Therefore, it is conceivable that ANA may decrease the PLT PS exposure. Our results in this study were in accord with the inferences mentioned above, which suggested that ANA might improve the characteristic of stored PLTs by reducing the positive expression of PS. Unfortunately, we did not incorporated multiple assays to characterize apoptosis of the PLTs including mitochondrial membrane potential, Decoy cell death receptor 2, caspases, etc. Further confirmatory tests are needed. The PSL leads to an increase of P-selectin expression, which is a typical PLT activation maker [34]. In this study, ANA-treated PLTs showed less release of soluble P-selectin during storage, which suggested ANA inhibited PLT activation to some extent. Exposure of PS and P-selectin on the PLT plasma membrane reflects two fundamental PLT processes: apoptosis and activation, respectively [35]. The significant positive correlation between PS and P-selectin in our study suggested the concurrent events of PLT apoptosis and activation existed in the stored PLTs. The ability to predict the likely in vivo recovery and survival of specific PLTs would provide a valuable adjunct to current transfusion practice, potentially improving clinical outcome, while simultaneously providing more effective inventory control. The superior in vitro results of PLTs stored in the plasma paralleled the in vivo results. Substantially better results were found for maintenance of hypotonic shock response and/or extent of shape change, two in vitro parameters that previously have been shown to correlate highly with in vivo recovery and survival [36–38]. The HSR measures PLT energy reserves and integrity under stress. AuBuchon et al. reported that the in vitro tests of HSR for stored PLTs in plasma on day 5 and 7 were 52 ± 15% and 43 ± 20%, respectively, and in vivo recoveries declined with the two additional days of storage from 54.4 ± 13.6% to 48.7 ± 15.0%, and survivals decreased from 6.7 ± 1.0 to 5.4 ± 1.7 days [39]. The means for HSR in vitro were 43.6 ± 14.7% for PLT stored up to 7 days in plasma, and these PLTs mean recoveries and survivals in the in vivo studies were 36.6% ± 10.7% and 4.5 ± 1.3 days, respectively [36]. Compared with our HSR results for PLTs treated by ANA on day 11 (Fig. 2i), it was speculated that our in vivo recovery and survival results might be similar to those above on day 7 [36,39]. PLTs stored in plasma with ANA might maintain PLT energy reserves and integrity. However, it cannot be excluded that this was due to the differences in collection, storage systems and different experimental conditions. In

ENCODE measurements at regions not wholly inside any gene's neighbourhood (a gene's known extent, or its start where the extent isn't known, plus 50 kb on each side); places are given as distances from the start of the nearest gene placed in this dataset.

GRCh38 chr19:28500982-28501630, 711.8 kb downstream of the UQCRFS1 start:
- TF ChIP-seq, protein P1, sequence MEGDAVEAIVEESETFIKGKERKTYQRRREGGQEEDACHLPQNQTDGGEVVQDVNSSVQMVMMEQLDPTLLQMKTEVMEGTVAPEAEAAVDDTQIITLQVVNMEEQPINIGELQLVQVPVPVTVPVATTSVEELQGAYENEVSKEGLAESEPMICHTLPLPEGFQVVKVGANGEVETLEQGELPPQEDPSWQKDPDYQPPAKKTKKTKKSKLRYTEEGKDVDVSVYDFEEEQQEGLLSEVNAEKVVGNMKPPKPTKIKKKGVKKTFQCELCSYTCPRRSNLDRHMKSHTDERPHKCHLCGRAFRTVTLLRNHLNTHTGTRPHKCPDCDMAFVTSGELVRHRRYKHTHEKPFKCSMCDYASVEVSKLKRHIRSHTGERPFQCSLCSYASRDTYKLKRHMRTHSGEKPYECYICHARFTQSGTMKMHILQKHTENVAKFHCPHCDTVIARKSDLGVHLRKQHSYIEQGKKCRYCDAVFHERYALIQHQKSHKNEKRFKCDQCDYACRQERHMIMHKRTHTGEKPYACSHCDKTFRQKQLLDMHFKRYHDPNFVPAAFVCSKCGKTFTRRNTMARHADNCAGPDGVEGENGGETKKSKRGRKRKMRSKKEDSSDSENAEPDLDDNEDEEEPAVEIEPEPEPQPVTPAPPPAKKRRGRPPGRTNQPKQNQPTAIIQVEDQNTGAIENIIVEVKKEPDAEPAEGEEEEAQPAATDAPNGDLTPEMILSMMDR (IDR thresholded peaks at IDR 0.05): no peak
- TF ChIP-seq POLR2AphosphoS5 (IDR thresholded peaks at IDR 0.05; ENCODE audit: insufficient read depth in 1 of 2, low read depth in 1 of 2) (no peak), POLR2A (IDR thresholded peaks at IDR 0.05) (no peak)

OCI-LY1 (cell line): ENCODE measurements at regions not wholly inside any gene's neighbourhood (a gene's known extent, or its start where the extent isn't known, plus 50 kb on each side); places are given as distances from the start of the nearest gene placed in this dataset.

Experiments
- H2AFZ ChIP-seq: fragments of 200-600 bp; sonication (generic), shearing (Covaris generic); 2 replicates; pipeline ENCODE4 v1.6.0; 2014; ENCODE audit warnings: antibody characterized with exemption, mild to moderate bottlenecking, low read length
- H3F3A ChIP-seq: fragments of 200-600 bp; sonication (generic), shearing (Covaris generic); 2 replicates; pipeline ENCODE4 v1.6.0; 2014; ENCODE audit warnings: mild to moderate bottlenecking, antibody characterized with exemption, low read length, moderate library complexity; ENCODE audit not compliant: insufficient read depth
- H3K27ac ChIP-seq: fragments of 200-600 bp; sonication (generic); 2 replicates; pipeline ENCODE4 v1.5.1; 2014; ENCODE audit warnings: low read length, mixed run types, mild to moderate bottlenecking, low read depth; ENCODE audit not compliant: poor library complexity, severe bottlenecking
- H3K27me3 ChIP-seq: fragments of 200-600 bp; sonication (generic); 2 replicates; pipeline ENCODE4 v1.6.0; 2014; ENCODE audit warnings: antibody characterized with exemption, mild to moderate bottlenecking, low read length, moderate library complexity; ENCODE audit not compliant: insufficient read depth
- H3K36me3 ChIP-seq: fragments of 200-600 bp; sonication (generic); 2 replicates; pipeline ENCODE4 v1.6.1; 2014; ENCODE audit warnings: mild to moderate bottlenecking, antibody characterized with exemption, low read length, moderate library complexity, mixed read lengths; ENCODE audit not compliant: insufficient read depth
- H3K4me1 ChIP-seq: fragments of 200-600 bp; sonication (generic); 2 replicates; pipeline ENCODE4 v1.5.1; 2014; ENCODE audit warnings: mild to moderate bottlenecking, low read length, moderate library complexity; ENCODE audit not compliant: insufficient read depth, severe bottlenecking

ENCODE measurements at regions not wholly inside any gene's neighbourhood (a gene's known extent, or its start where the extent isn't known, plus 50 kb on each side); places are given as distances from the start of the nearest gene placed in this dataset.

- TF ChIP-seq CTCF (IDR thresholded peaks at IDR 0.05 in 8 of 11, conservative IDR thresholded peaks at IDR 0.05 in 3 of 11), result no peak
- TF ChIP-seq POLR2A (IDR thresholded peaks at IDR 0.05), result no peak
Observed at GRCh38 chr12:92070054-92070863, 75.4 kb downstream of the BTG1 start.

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fact, the stored PLT had a total average lifespan greater than it would have had in the normal circulation and factors in the transfusion recipient promote recovery from any senescence-based storage lesion [40]. Catani et al. reported that ANA might represent an exciting therapeutic target for the inhibition of PLT demise in thrombocytopenias [3]. Clinical studies to determine the in vivo survival and hemostatic capabilities of stored PLTs with ANA are needed to determine whether our findings are relevant to the practice of transfusion medicine. 5. Conclusion This study investigated the effect of ANA on properties of apheresis PLT stored in plasma for up to 11 days. PLTs stored in plasma with the presence of 0.5 μmol/l ANA showed better characteristics such as pH, HSR, PS and P-selectin, compared with the control under standard blood bank conditions. This was suggested to potentially alleviate the PSL in the experimental group during extended storage of PLTs. However, more targeted studies would be required to confirm these events as well as the PLT recovery and survival in vivo. Acknowledgements This work was supported by Shandong Province Young and Middle-Aged Scientists Research Awards Fund (BS2011SW044), Medicine and Health Science and Technology Development Planning Projects of Shandong Province (2013WS0170), the Natural Science Foundation of Shandong province (ZR2009DM040 and ZR2009CM068), and Shandong Province Young and Middle-Aged Scientists Research Awards Fund (2007BS02006), the Natural Scientific Innovative Foundation of Shandong University (2009TS119). References [1] Brown SB, Clarke MC, Magowan L, Sanderson H, Savill J. Constitutive death of platelets leading to scavenger receptor-mediated phagocytosis. A caspase-independent cell clearance program. J Biol Chem 2000;275:5987–96. [2] Cookson P, Sutherland J, Turner C, Bashir S, Wiltshire M, Hancock V, et al. Platelet apoptosis and activation in platelet concentrates stored for up to 12 days in plasma or additive solution. Transfus Med 2010;20:392–402. [3] Catani MV, Gasperi V, Evangelista D, Finazzi Agrò A, Avigliano L, Maccarrone M. Anandamide extends platelets survival through CB1-dependent Akt signaling. Cell Mol Life Sci 2010;67:601–10. [4] Mason KD, Carpinelli MR, Fletcher JI, Collinge JE, Hilton AA, Ellis S, et al. Programmed anuclear cell death delimits platelet life span. Cell 2007;128:1173–86. [5] Shrivastava M. The platelet storage lesion. Transfus Apher Sci 2009;41(2):105–13. [6] Maccarrone M, Bari M, Menichelli A, Del Principe D, Agrò AF. Anandamide activates human platelets through a pathway independent of the arachidonate cascade. FEBS Lett 1999;447:277–82. [7] Catani MV, Gasperi V, Catanzaro G, Baldassarri S, Bertoni A, Sinigaglia F, et al. Human platelets express authentic CB1 and CB2 receptors. Curr Neurovasc Res 2010;7:311–8. [8] Gómez del Pulgar T, Velasco G, Guzmán M. The CB1 cannabinoid receptor is coupled to the activation of protein kinase B/Akt. Biochem J 2000;347(Pt2):369–73. [9] Liu J, Gao B, Mirshahi F, Sanyal AJ, Khanolkar AD, Makriyannis A, et al. Functional CB1 cannabinoid receptors in human vascular endothelial cells. Biochem J 2000;346(Pt3):835–40.


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In vitro properties of apheresis platelet during extended storage in plasma treated with anandamide.

In China apheresis platelets (PLTs) are stored in plasma for only 5 days, resulting in PLT inventory pressures. Anandamide (ANA) was reported to be a ...